Because it is a genitive case. Я пью сок (I drink juice ) - Is nominative У них нет сока (They don't have juice) - is genitive Я даю соку (I give to the juice) - dative Я виню сок (I accuse the juice) - accusative Я рисую соком (I draw with a juice) - Instrumental Я говорю о соке (I talk about juice) - Preposition case.
In case if anyone else is reading the notes here, a small correction seems necessary: Я пью сок (I drink juice), сок isn't nominative. Я пью + accusative. However, people can be confused because inanimate objects, masculine and neuter, do not change their form in accusative. Я пью водку. - I drink vodka. For instance, take водка in nominative, feminine noun, changes here to водку in accusative. The following link might be helpful when it comes to accusative case and its use: http://learnrussian.rt.com/grammar-tables/accusative-case-direct-objects/
Okay, I see many have noticed it's pronouncing it as 'сука'. (of course it helps to know what that is, you'll be even more delighted when the random Russian guy starts yelling that at you from the balcony. Maybe add a new skill for that stuff?)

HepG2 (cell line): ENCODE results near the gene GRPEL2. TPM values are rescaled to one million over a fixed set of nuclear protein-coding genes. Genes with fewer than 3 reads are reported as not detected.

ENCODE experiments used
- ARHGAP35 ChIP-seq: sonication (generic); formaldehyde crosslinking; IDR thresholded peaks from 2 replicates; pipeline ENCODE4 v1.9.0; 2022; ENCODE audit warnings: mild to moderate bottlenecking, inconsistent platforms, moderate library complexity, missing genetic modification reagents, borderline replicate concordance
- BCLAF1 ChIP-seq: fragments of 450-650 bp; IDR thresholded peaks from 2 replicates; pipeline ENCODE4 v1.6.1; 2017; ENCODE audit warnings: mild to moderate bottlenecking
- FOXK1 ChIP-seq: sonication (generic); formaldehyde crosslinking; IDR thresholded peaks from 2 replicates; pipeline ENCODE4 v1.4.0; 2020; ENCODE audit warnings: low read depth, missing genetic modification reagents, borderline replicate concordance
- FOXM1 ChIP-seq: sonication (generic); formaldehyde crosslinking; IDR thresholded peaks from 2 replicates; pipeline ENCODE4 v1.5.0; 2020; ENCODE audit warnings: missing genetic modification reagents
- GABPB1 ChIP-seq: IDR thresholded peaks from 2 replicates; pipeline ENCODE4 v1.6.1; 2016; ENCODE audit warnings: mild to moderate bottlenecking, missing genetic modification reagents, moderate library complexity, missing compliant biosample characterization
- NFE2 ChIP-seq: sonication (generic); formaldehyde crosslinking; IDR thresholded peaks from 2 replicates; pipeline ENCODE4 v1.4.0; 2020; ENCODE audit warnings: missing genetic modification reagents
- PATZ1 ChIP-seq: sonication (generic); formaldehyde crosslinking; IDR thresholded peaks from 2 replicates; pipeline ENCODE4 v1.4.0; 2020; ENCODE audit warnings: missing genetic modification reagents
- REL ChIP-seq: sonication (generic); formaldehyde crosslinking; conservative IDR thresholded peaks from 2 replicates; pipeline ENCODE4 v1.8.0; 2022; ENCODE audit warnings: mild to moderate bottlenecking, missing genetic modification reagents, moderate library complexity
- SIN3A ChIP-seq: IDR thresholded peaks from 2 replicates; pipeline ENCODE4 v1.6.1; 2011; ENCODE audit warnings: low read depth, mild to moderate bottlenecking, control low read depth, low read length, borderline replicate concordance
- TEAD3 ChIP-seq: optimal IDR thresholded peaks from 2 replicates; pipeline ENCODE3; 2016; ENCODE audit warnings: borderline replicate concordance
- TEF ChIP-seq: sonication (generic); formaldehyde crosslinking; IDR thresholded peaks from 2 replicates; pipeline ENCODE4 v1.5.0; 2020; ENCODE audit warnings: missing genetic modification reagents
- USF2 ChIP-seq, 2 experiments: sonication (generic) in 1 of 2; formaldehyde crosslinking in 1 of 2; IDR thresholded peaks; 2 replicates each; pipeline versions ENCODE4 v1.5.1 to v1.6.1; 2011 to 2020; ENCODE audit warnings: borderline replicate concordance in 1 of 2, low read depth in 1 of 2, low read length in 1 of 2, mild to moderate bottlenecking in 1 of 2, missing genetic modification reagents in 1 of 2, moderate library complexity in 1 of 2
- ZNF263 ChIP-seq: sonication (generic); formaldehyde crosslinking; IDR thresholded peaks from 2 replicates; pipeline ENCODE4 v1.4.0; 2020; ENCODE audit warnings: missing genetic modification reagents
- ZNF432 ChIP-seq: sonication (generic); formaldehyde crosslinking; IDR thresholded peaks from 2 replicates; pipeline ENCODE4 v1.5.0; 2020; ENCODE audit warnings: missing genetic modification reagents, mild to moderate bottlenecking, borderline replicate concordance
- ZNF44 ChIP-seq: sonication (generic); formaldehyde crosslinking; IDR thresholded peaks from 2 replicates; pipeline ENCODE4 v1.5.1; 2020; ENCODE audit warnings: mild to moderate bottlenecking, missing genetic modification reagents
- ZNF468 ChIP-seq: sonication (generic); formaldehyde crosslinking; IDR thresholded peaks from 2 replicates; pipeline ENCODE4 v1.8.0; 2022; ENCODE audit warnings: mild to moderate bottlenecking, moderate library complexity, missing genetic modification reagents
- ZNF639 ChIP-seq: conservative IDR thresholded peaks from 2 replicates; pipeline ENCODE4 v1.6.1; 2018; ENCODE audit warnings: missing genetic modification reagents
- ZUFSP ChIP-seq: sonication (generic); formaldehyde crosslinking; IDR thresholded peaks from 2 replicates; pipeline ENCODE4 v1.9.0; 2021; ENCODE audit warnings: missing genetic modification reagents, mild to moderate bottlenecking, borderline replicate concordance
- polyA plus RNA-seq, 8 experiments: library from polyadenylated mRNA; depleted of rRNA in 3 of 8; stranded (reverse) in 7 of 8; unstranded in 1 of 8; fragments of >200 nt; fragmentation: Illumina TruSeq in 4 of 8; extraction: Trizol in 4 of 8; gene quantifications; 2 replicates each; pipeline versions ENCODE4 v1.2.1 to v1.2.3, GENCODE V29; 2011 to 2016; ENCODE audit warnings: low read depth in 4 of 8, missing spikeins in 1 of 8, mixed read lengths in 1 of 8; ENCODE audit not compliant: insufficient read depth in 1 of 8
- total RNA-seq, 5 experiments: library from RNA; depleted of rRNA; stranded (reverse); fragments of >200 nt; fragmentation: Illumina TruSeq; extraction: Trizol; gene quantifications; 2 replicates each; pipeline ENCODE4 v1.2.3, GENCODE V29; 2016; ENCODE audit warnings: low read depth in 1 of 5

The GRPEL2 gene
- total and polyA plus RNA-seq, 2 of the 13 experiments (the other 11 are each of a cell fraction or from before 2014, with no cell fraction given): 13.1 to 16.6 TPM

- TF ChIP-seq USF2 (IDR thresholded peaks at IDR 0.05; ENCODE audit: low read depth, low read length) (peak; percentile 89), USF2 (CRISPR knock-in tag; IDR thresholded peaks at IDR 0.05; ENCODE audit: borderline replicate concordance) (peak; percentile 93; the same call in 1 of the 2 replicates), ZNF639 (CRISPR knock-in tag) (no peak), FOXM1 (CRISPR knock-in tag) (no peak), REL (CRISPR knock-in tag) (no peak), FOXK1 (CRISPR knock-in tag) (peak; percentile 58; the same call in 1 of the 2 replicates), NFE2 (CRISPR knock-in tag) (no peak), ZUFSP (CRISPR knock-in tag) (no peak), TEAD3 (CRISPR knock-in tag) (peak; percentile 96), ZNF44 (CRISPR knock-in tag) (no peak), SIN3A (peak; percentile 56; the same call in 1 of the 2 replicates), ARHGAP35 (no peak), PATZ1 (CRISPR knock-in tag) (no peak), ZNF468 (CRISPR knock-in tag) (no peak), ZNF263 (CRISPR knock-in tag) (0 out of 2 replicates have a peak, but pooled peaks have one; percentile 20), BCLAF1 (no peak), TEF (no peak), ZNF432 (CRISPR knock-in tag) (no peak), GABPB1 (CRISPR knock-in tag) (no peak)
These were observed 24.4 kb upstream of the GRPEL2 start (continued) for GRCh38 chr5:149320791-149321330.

But how should it be pronounced? 'сака'? 'сока'?
Since you are the first one to say that Duo doesn't accept one of those alternatives, I suspect that you had some other error in your answer.
The Duo computer tells you about errors in your answer not mistakes that you made. By that, I mean that it has no idea what you were trying to write. It just spots an error and reports it. It is indifferent to any claim that there was nothing wrong with that particular word, it was I wrote afterward that made it look wrong.
Eg: ......The don't have something..... The error in this sentence is not The. There is absolutely nothing wrong with The. Therefore the mistake is don't
The and don't can't go together. So it flags don't as an error. It can't possibly to expected to know that you left out the Y in they so it ended up appearing as The.
You may be thinking that you didn't make any mistakes in your sentence but as I noted previously..... you are the first person to say Duo does not accept one of the alternatives between don't and do not in this example.
Had you posted your actual answer it might be more clear where the error in your answer actually was. But just posting.... Duo is wrong.... , without copy/pasting and posting what you submitted and think was correct, has little value for us, for Duo and for you.
In Russian, "having" is most commonly expressed as an existence statement. If they have juice, you say the juice IS "at them".
The structure is У + who + есть + what. The preposition у requires the Genitive form of the noun or pronoun:
- мама → у мамы
- мальчик → у мальчика
- лошадь → у лошади
- я → у меня
- ты → у тебя
- мы, вы → у нас, у вас
- он, она, они → у него, у неё, у них (the initial Н is added after prepositions)
(though, we do not use есть when existence per se is not the main point: for example, when describing body parts, stating medical conditions or the amount of something)